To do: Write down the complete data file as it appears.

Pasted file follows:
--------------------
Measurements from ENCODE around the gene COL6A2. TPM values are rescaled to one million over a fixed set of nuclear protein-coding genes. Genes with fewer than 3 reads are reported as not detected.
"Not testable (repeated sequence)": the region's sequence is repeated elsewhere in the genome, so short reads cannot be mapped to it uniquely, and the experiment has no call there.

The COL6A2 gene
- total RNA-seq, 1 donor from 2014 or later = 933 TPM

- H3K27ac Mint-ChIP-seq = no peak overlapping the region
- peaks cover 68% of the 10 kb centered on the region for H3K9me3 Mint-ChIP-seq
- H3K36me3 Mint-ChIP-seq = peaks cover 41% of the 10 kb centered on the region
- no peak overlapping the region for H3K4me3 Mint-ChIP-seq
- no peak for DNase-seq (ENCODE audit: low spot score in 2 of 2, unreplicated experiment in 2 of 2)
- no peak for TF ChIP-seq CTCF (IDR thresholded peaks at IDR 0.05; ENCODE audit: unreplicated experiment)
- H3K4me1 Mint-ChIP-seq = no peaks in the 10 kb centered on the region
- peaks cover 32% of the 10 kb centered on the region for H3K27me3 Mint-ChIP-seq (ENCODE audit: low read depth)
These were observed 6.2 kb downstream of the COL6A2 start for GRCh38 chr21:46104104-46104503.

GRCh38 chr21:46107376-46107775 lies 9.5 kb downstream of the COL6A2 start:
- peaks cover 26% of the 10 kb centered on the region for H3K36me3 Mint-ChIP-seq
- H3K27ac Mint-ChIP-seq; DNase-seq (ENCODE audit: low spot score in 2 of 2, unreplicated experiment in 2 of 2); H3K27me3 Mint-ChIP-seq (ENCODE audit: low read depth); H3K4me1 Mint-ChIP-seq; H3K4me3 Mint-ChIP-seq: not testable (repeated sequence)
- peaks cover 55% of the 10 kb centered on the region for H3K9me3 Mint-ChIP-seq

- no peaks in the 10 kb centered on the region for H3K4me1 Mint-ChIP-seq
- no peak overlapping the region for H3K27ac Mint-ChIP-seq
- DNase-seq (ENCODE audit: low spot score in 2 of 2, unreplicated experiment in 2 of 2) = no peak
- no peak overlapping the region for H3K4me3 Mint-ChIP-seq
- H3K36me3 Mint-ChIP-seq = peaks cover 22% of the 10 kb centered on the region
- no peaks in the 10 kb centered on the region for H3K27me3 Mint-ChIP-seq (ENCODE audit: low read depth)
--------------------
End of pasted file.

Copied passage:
Measurements from ENCODE around the gene COL6A2. TPM values are rescaled to one million over a fixed set of nuclear protein-coding genes. Genes with fewer than 3 reads are reported as not detected.
"Not testable (repeated sequence)": the region's sequence is repeated elsewhere in the genome, so short reads cannot be mapped to it uniquely, and the experiment has no call there.

The COL6A2 gene
- total RNA-seq, 1 donor from 2014 or later = 933 TPM

- H3K27ac Mint-ChIP-seq = no peak overlapping the region
- peaks cover 68% of the 10 kb centered on the region for H3K9me3 Mint-ChIP-seq
- H3K36me3 Mint-ChIP-seq = peaks cover 41% of the 10 kb centered on the region
- no peak overlapping the region for H3K4me3 Mint-ChIP-seq
- no peak for DNase-seq (ENCODE audit: low spot score in 2 of 2, unreplicated experiment in 2 of 2)
- no peak for TF ChIP-seq CTCF (IDR thresholded peaks at IDR 0.05; ENCODE audit: unreplicated experiment)
- H3K4me1 Mint-ChIP-seq = no peaks in the 10 kb centered on the region
- peaks cover 32% of the 10 kb centered on the region for H3K27me3 Mint-ChIP-seq (ENCODE audit: low read depth)
These were observed 6.2 kb downstream of the COL6A2 start for GRCh38 chr21:46104104-46104503.

GRCh38 chr21:46107376-46107775 lies 9.5 kb downstream of the COL6A2 start:
- peaks cover 26% of the 10 kb centered on the region for H3K36me3 Mint-ChIP-seq
- H3K27ac Mint-ChIP-seq; DNase-seq (ENCODE audit: low spot score in 2 of 2, unreplicated experiment in 2 of 2); H3K27me3 Mint-ChIP-seq (ENCODE audit: low read depth); H3K4me1 Mint-ChIP-seq; H3K4me3 Mint-ChIP-seq: not testable (repeated sequence)
- peaks cover 55% of the 10 kb centered on the region for H3K9me3 Mint-ChIP-seq

- no peaks in the 10 kb centered on the region for H3K4me1 Mint-ChIP-seq
- no peak overlapping the region for H3K27ac Mint-ChIP-seq
- DNase-seq (ENCODE audit: low spot score in 2 of 2, unreplicated experiment in 2 of 2) = no peak
- no peak overlapping the region for H3K4me3 Mint-ChIP-seq
- H3K36me3 Mint-ChIP-seq = peaks cover 22% of the 10 kb centered on the region
- no peaks in the 10 kb centered on the region for H3K27me3 Mint-ChIP-seq (ENCODE audit: low read depth)